June 2015

You are browsing the site archives for June 2015.

When I first created OpaqueMail, I faced the difficult choice between S/MIME and PGP as the standard for encryption.

The advantages for S/MIME were:

  1. A lower barrier of entry due to supporting libraries pre-installed with Windows.
  2. Greater familiarity and ease of use for developers used to public key infrastructure.
  3. Lower complexity of managing, securing, and choosing keys.

S/MIME adoption has grown, partly thanks to the usability of OpaqueMail, but it remains prohibitively complex for many scenarios.

Email is being increasingly secured through PGP. I don’t have reliable data, but PGP seems to enjoy wider adoption and awareness from the general public. I’ve wanted to support both for a while now, but needed a good reason to embark on the PGP path.

A tipping point for me this month has been Facebook’s new support for publishing PGP keys.  Finally, there is a public, (largely) trusted database where users can share keys. Instead of the traditional “web of trust”, I expect key databases (like keybase.io) to foster increased adoption.

With that background, I’ve started adding PGP support to OpaqueMail, now available to test in the 2.2.0 release. For the first time, OpaqueMail now has a dependency on another open source library: BouncyCastle. PGP is far too complex to implement from scratch and thankfully BouncyCastle provides secure, high-performance, and complete libraries for cryptography. The Legion of the Bouncy Castle dates back to the 1990s and their code has been scrutinized by tens of thousands of developers.

OpaqueMail 2.2.0 features PGP decryption and signature verification only. Encryption and signature creation is planned for a future release.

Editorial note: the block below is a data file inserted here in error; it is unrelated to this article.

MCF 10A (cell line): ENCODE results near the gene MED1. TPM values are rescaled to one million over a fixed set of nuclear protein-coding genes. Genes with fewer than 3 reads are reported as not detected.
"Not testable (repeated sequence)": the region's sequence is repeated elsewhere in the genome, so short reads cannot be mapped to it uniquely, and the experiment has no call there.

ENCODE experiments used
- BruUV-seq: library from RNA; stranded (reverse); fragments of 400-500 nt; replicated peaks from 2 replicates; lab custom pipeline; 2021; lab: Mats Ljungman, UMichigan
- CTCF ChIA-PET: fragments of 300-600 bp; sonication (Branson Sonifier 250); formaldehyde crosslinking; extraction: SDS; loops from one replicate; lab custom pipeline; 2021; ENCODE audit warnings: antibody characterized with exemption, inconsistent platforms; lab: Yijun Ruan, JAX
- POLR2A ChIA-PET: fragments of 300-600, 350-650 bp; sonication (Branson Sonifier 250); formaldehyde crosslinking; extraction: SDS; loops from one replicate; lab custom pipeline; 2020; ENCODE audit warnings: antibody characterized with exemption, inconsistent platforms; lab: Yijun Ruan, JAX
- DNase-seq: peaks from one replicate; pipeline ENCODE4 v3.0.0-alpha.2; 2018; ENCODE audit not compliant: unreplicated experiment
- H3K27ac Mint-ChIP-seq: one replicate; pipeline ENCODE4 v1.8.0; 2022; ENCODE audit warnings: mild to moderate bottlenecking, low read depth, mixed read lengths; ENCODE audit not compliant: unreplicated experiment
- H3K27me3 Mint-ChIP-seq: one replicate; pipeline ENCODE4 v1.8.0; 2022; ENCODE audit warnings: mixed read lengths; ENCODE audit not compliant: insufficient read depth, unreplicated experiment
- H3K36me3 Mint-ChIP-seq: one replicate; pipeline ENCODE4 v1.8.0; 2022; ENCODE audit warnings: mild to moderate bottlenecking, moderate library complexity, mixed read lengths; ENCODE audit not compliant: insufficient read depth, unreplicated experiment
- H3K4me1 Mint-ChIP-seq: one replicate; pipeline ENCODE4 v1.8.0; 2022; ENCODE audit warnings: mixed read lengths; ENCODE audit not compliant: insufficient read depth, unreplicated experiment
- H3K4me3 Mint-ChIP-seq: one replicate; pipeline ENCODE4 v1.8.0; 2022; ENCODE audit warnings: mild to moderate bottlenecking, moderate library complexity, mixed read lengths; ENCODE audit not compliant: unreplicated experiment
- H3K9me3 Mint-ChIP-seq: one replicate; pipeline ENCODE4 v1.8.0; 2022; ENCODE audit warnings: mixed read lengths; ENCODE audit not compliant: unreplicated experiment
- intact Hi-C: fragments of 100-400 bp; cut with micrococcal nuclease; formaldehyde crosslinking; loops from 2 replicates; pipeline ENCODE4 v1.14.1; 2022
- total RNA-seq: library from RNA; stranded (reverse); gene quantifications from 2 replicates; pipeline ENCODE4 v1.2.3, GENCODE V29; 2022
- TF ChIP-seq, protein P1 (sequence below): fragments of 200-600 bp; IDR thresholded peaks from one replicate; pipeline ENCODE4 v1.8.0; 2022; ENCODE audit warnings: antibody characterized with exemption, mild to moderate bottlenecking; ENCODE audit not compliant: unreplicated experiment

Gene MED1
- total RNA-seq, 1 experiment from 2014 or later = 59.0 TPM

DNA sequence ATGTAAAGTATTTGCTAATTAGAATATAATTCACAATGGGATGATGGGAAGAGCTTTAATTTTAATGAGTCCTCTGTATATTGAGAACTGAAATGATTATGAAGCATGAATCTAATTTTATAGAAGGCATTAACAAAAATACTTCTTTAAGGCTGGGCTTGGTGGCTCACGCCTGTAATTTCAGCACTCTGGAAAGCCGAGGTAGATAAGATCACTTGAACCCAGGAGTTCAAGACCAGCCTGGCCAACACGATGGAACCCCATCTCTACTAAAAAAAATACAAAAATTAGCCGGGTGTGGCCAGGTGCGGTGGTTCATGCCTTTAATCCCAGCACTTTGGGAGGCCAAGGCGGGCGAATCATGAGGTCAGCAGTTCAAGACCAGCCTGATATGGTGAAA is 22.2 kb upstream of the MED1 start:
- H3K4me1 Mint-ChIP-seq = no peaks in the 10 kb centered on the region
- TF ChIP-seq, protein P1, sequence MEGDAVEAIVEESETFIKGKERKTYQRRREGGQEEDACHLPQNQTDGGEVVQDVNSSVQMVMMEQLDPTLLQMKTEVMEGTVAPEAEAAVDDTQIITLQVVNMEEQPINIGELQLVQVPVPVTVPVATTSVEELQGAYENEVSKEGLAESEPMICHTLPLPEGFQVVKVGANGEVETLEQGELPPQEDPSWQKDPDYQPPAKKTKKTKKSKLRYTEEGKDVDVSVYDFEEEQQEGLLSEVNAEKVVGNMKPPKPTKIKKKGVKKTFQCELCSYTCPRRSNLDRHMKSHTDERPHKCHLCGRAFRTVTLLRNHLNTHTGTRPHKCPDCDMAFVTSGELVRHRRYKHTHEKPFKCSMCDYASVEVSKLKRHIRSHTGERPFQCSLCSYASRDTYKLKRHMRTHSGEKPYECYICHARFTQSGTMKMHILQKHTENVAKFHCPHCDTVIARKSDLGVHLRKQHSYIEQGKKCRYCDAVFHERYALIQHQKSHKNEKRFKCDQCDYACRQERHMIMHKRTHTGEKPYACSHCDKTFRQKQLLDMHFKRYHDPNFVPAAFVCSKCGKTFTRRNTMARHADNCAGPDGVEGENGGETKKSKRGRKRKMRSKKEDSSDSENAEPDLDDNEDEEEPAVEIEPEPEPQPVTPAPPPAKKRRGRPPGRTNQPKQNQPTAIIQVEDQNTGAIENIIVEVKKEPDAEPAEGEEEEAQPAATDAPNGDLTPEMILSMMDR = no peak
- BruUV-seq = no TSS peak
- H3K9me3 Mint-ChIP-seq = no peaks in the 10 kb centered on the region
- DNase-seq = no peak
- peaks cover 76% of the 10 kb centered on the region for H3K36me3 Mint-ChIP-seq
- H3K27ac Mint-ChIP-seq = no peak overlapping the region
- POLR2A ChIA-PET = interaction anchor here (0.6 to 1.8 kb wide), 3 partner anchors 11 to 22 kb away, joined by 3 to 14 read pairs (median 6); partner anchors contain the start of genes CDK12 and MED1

Beyond that, I may start another project to streamline public key discovery from Facebook and other federated sources.

Now that your WordPress Multisite install is up and running in Azure using Project Nami, it’s time to set up daily backups.

WordPress Files

For your files (code, uploads, and other multimedia), it’s easy. Under your Web App settings, choose “Backup” and create a schedule. In my case, I went with daily backups (retained for 30 days), backed up in the same resource group in the same region. With about 1 GB of files, backups complete in under 10 minutes.

WordPress Database

Now what about the database? Normally, I’d just set up a linked resource so the database would get backed up along with the website. Unfortunately, that doesn’t seem to be working in my subscription (and there are more than a dozen threads complaining about the same issue on TechNet).  When I select a database to be backed up with my WordPress site, it fails instantly with a vague error in the operations log, leaving me with a 0 MB backup.

As a backup, I figured I’d just set up a scheduled database backup that would be saved on the filesystem, which would be part of the files backup. Well, it turns out that most of the mature WordPress backup plugins (e.g., WP-DB-Backup, BackWPup, BackUpWordPress) don’t support multi-sites and/or don’t support Project Nami. So that option’s out.

Fortunately, Azure databases on the basic, standard, or premium tiers are automatically backed up hourly and provide 7, 14, or 35 days of retention. Using an S1 instance, I’m more than comfortable with a 14 day database backup window.